Shark Week With Shark Vision Trivia

Eye of a bigeyed six gill shark via Wikipedia

Eye of a bigeyed six gill shark via Wikipedia

Today starts Shark Week. a week of celebration of sharks and their value to the world. Here is a little Shark Vision Trivia:

Shark Eyesight: Sharks have poor vision, but acute other senses that allow them to detect small amounts of vibrations and chemical changes in the water.

Sharks’ Eyes: Did you know that Shark Eyes are like ours? The retinas contain both rod and cone cells. The Rods allow for the shark to see light and dark and cones allow for the seeing of color. Shark eyes also have a cornea, lens, pupil and iris.

Sharks Can See In The Dark:  Sharks have a tapetum lucidum. Tapetum lucidum is a layer of mirrored crystals behind the retina. Light that might have escaped detection through the retina can get detected a second time. Sharks may not get the full acuity, but are sensitive to an image. This adaptation allows Sharks to see up to ten times greater than humans in clear water and in the dark.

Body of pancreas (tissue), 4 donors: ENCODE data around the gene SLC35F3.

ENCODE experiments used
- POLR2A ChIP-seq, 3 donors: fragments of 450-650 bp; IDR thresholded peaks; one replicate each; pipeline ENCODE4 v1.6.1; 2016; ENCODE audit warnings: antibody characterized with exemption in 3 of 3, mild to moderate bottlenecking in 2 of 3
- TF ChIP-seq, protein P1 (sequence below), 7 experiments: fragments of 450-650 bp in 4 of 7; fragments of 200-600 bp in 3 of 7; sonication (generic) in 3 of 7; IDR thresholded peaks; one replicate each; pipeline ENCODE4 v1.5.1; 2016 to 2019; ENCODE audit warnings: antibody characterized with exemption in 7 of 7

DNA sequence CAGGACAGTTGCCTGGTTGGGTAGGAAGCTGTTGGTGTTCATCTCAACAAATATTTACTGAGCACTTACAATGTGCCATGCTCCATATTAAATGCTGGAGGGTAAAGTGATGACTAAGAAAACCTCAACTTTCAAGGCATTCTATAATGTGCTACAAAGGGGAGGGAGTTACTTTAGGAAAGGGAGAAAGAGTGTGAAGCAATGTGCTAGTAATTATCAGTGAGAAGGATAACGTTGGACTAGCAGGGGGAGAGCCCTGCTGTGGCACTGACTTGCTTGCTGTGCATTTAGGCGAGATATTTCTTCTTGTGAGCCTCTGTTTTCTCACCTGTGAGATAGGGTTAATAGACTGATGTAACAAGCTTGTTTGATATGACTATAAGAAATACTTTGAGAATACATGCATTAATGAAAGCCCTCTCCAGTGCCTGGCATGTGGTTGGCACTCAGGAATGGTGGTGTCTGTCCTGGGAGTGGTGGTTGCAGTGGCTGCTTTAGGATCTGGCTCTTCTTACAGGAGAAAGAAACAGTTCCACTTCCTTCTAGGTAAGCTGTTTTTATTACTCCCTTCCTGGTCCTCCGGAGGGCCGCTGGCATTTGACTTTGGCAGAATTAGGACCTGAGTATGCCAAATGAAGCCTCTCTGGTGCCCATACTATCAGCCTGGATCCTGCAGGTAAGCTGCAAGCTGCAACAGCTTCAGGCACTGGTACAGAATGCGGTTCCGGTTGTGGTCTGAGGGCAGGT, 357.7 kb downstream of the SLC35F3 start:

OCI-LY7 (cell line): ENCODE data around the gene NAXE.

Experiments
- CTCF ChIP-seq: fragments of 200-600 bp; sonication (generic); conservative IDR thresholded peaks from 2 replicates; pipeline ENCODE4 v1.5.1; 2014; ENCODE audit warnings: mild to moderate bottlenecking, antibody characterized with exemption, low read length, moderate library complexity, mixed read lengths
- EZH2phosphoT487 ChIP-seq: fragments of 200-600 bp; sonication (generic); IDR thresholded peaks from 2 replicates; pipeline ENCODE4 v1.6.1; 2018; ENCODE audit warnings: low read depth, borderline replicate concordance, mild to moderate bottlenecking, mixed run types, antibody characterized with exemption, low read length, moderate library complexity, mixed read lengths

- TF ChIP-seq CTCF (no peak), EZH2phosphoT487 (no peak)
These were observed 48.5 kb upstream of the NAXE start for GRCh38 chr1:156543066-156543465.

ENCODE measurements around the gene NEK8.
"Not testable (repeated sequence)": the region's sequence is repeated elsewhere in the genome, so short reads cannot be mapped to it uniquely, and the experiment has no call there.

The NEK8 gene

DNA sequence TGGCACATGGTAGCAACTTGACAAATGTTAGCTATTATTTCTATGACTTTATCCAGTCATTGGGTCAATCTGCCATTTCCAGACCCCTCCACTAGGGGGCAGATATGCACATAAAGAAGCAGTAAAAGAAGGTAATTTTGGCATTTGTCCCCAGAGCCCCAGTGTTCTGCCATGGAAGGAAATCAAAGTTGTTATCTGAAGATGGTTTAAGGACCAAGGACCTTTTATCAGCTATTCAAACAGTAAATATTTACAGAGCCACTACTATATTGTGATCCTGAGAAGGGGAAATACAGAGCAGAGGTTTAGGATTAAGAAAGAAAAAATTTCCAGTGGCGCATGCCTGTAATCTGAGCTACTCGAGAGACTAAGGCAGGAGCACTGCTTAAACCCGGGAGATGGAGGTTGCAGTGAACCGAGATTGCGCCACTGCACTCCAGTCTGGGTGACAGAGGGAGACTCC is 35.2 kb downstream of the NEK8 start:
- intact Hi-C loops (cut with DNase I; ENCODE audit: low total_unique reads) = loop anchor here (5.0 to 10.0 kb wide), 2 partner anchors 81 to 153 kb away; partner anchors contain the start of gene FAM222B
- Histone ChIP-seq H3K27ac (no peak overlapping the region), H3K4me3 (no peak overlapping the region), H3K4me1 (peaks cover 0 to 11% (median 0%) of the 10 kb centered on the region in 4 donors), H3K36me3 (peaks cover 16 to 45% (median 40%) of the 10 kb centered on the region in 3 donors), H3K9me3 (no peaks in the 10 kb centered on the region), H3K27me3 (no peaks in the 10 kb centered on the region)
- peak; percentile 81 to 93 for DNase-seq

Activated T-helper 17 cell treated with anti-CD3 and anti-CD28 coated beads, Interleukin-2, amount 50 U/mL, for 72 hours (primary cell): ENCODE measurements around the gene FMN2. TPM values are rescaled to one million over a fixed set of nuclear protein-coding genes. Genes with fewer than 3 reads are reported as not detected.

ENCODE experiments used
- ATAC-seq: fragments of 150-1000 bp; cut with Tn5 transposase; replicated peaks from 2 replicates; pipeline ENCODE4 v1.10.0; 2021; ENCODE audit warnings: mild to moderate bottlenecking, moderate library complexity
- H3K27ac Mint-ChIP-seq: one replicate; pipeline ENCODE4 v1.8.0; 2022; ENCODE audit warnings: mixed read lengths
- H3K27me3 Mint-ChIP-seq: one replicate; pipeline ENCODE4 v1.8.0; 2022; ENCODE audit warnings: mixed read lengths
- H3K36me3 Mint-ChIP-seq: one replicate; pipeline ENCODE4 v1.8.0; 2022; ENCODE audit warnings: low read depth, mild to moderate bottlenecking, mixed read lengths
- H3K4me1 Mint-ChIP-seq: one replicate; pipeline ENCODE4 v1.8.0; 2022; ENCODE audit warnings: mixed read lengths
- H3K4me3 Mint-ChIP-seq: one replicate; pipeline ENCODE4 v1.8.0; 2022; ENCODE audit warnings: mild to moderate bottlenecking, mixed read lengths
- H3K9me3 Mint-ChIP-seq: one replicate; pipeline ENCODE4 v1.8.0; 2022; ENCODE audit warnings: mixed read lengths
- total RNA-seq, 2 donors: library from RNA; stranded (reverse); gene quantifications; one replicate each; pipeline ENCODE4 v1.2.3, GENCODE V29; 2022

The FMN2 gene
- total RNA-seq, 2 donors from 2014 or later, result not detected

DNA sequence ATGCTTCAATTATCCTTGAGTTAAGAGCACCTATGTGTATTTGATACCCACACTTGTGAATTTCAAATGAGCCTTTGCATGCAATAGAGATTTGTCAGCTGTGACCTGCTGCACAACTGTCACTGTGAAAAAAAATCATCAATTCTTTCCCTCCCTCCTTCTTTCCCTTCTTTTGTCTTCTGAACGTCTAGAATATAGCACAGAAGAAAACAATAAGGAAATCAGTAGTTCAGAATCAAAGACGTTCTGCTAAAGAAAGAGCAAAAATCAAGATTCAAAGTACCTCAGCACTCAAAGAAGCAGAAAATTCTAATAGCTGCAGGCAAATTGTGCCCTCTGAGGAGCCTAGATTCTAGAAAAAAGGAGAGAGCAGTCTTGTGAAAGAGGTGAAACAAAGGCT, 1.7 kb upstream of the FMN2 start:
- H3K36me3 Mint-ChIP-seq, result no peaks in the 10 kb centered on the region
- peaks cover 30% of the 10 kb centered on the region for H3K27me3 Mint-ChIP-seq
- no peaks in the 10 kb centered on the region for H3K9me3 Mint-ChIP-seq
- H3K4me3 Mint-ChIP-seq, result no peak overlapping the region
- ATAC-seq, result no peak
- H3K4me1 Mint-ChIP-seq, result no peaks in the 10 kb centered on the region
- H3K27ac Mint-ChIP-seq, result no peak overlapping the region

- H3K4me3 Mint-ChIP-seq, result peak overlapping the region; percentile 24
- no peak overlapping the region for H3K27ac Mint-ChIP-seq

Sharks’ Eyes Are ProtectedWhen attacking prey, shark eyelids protect the eye. A dictating (clear) membrane covers the eyes when a shark bits. The Great White Shark does not have a nictating membrane, but rolls their pupils back for protection when feeding.

Shark Eyes Are Varied:  Shark eye and pupil size can vary depending on the layer of ocean they inhabit. The largest eyed sharks live 0-1000 meters below the surface. Below that surface (1000-4000 m) sharks have smaller eyes with larger pupils. (less light). Sharks that feed on large, fast moving prey have larger eyes than those who feed on sedentary prey.

Resources: Shark Savers 

 

 

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